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The internet is just smut...

BY JOHN MIHALJEVIC

The Communications Decency Act ensures that indecent material is not read or viewed by minors surfing the web. Though opponents say they want to protect minors, the absence of the CDA would leave children exposed to filthy and indecent content easily available online.

Some say the provision banning indecency is too vague to be enforced. Though the definition of indecency as "patently offensive by contemporary community standards" sounds vague, federal law already restricts indecent speech on radio and television by these very standards.

Opponents claim the Internet is more like newspapers than broadcast media. This would relax regulations: print content is regulated for obscenity and not for indecency, which is more restrictive. Those against the CDA say finding indecent material on the web is more difficult than on television, where you only have to switch between different channels. But I don't think typing "sex" into any search engine is a very difficult task.

Some also state that regulation of the Internet amounts to censorship because it violates our right to free speech. The government's compelling interest in protectign minors, however, overshadows any infringement on First Amendment rights. The First Amendment is alive and well today, even though the government has been restricting indecent speech in broadcast media for some time.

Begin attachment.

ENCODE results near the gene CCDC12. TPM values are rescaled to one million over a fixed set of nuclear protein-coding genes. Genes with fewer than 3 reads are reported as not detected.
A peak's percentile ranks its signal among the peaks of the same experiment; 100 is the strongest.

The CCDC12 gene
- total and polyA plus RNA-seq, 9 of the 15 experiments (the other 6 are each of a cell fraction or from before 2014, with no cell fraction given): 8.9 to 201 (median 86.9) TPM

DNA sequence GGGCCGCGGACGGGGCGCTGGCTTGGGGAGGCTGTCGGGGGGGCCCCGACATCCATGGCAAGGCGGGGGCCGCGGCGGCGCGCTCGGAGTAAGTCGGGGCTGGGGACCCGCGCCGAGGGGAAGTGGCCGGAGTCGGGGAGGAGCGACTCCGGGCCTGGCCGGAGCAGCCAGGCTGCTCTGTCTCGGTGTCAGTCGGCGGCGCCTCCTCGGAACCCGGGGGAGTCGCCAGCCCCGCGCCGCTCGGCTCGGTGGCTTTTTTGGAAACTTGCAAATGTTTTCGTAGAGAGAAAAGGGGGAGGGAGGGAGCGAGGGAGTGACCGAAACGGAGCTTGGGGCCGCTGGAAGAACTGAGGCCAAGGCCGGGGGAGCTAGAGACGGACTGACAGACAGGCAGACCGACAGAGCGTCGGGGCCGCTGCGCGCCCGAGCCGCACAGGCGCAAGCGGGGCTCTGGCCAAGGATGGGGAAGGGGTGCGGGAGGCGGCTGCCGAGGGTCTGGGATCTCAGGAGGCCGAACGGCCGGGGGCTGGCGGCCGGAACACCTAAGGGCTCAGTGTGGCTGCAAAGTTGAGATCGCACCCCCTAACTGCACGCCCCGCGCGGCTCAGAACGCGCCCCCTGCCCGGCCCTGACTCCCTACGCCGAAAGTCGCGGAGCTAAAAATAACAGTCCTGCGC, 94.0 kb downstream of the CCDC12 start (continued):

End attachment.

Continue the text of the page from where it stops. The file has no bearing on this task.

Others talk of a slippery slope to ever-greater intrusion into our private lives. The thought of Big Brother reading my e-mail is somewhat frightening, I must admit. I agree we should guard against the possibility of the government abus-ing its power, but we cannot let this fear paralyze us in our efforts to protect children from indecency. Moreover, the fear is rather unwarranted: existing legislation already allows the government to spy on us.

Lastly, the assertion that parents can buy software which allows them to block their kids access to sexually explicit web sites is not completely valid. Software products like Net Nanny are not foolproof and have considerable flaws. Moreover, many children would probably have little trouble disabling software installed by their parents. Let's face it: par-
ents unable to set the clocks on their VCRs have a tough time supervising their techno-savvy kids.

Although opponents of the CDA have raised numerous concerns about the law, their objections are clearly flawed and could threaten children with access to the Internet. Indiana Senator Dan Coats warned, "The Internet [without provisions against indecency] is like taking a porn shop and putting it in the bedroom of your children and then saying `Do not look.'" The CDA is a beneficial piece of legislation because it allows for a free exchange of ideas on the web while making adult material available to adults only.

John Mihaljevic, TD '99, is president of the Yale College Republicans.

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